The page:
HONOLULU (HawaiiNewsNow) - The death of a New York man from a police choke hold has focused attention on the controversial and sometimes dangerous technique of subduing suspects.
While the practice is banned for police officers in New York City where Eric Garner died, the Honolulu Police Department allows a form of choke holds that some lawyers said is unsafe.
HPD sources told Hawaii News Now HPD officers here rarely use what HPD calls a "vascular neck restraint" because it's dangerous for both the police officers and the suspect since they have to be so close to each other as opposed to using pepper spray or an electric gun.
Hawaii News Now obtained HPD's "use of force policy" for a previous story earlier this year that listed a "vascular neck restraint" or "submission hold" as an intermediate use of force against suspects, similar to using a Taser gun. But HPD blacked-out the details of the submission policy.
Attorney Michael Green represented the family of Aaron Torres of Nanakuli who was mentally unstable and high on cocaine when three police officers pinned him down and he suffocated two years ago.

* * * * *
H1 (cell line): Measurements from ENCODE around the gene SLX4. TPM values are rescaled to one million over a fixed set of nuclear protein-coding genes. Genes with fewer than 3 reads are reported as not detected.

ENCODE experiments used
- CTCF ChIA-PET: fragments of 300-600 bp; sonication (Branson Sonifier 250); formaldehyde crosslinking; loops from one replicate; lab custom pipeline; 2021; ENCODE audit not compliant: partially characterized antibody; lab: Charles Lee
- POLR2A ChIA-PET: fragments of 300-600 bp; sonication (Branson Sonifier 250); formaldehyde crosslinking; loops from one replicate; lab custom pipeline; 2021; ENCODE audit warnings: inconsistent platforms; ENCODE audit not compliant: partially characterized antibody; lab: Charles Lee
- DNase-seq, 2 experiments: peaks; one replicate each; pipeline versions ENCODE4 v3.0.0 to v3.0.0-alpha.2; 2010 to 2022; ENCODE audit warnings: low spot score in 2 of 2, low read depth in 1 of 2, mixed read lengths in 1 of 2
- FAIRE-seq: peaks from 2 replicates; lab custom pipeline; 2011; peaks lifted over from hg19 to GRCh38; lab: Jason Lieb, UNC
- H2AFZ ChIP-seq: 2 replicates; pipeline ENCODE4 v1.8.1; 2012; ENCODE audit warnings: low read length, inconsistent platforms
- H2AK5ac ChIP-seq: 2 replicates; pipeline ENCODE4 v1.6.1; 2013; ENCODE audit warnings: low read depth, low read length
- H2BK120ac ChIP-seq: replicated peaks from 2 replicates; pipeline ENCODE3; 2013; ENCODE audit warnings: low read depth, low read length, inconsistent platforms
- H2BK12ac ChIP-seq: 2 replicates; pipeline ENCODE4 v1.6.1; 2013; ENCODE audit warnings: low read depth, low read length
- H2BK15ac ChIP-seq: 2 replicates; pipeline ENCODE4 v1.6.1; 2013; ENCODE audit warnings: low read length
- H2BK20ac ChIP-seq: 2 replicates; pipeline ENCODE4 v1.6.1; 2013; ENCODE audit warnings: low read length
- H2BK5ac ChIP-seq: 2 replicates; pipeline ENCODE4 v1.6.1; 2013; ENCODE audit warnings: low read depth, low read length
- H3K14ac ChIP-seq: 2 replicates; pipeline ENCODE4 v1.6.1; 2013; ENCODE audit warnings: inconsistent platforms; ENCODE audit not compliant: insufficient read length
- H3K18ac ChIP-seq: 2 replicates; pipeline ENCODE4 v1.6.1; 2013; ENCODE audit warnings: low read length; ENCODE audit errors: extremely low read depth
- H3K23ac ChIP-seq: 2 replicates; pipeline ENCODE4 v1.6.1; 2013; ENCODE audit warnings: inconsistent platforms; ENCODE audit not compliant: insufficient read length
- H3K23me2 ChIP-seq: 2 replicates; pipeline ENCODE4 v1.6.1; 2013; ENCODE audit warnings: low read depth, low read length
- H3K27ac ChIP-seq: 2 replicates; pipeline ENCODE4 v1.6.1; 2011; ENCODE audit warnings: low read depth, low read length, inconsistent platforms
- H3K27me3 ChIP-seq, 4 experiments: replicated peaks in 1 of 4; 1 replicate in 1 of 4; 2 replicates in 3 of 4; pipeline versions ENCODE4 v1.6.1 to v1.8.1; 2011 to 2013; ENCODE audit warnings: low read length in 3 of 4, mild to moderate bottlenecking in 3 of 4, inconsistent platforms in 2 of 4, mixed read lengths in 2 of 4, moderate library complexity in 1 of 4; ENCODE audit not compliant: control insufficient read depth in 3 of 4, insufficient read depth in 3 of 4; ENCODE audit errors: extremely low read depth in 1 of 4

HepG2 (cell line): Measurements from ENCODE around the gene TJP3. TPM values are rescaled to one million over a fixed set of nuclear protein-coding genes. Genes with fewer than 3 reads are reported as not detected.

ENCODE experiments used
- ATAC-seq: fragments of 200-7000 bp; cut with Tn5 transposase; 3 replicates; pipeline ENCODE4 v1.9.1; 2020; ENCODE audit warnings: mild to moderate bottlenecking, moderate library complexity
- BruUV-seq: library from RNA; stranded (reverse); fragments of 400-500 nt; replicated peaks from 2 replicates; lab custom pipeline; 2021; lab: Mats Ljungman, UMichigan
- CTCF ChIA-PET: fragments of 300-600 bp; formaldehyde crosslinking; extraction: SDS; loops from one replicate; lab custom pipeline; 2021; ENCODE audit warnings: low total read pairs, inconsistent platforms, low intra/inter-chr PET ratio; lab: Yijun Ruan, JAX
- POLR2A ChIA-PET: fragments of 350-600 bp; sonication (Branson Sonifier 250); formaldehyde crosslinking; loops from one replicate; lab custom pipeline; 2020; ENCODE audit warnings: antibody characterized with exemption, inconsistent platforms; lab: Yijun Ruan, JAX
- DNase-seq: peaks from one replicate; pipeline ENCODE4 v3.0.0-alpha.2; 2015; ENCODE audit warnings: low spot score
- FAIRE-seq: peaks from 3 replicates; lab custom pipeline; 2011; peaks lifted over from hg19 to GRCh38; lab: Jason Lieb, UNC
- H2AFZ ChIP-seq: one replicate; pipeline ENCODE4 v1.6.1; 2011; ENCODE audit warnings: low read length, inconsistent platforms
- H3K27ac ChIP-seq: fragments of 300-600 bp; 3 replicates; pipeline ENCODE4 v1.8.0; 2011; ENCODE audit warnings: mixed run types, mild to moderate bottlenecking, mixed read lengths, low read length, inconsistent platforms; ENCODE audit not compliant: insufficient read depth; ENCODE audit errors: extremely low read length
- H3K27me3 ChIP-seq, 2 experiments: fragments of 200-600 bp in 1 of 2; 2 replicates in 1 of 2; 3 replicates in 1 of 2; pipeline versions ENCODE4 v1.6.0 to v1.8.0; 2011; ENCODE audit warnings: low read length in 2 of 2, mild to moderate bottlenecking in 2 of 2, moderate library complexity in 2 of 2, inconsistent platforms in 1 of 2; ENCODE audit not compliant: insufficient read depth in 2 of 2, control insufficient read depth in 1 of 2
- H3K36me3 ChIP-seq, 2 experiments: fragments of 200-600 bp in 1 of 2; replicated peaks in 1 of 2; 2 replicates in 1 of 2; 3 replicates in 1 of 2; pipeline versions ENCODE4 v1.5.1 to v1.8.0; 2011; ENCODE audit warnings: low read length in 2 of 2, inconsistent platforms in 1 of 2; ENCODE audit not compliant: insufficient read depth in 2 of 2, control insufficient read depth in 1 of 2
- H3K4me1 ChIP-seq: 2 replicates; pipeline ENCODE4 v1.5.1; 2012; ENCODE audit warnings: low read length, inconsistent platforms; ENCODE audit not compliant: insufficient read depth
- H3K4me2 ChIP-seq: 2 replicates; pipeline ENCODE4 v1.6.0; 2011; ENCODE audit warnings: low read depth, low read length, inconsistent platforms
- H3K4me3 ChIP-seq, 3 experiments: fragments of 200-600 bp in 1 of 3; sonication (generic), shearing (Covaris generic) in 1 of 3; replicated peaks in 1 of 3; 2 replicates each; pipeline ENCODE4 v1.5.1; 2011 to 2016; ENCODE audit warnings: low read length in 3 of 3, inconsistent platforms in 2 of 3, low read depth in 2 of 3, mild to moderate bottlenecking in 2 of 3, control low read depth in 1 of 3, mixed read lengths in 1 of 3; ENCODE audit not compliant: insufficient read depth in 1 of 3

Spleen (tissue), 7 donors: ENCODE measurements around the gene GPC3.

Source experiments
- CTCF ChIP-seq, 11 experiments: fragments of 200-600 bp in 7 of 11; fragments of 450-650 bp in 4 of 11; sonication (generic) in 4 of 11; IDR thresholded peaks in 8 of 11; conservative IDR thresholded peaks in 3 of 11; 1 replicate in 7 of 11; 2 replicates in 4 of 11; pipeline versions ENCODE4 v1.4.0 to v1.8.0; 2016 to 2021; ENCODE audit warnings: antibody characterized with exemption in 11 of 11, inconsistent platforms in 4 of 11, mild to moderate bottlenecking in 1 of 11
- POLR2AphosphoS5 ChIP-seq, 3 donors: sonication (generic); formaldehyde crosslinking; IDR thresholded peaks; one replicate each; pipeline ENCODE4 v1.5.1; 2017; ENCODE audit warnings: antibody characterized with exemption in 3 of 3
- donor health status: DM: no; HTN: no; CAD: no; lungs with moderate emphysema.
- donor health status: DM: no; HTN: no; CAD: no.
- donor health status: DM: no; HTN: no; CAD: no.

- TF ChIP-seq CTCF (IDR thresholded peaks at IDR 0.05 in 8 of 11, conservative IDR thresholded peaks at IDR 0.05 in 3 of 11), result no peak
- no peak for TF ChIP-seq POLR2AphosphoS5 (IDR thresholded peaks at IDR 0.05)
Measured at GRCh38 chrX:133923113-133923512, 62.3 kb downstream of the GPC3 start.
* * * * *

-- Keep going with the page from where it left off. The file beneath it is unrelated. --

"It wasn't good police work, it wasn't intentional. It was really negligent what they did. It didn't have to happen and the cause of death was homicide," Green said.
In May, the Honolulu City Council agreed to pay the Torres family $1.4 million for his death.
"I guess I'd rather see someone properly Tased if I had to, where they're 10, 12 feet away from the officer, where I don't have to worry about whether their neck has been broken or their artery has been compressed to the point where they're dead," Green said.
In another case, the family of Steve Dinnan Kaneohe is suing the city after the medical examiner determined he was asphyxiated while in restraints by an HPD officer.
"So it's a perfect storm, as it were, of factors that result in someone getting terminally injured," said attorney Myles Breiner, who is representing the Dinnan family.
Breiner said Dinnan was face down and witnesses heard him saying he couldn't breath. The medical examiner ruled his death was a homicide.
Breiner said Honolulu should join other cities, such as New York, Chicago and Los Angeles that no longer allow officers to use choke holds.
"Most jurisdictions have given up on it because the problem is not necessarily the procedure or the technique. It's the application of it," Breiner said.
Honolulu police sources said officers here are trained to never put pressure on the front of the throat, but instead on the back of the neck and to never apply that neck restraint for longer than 30 seconds.
Sources said the police department here considered "vascular neck restraints" more than five years ago, but decided it was safer to keep them as an option because that's better than using a baton or a gun which are almost guaranteed to injure the suspect in some way.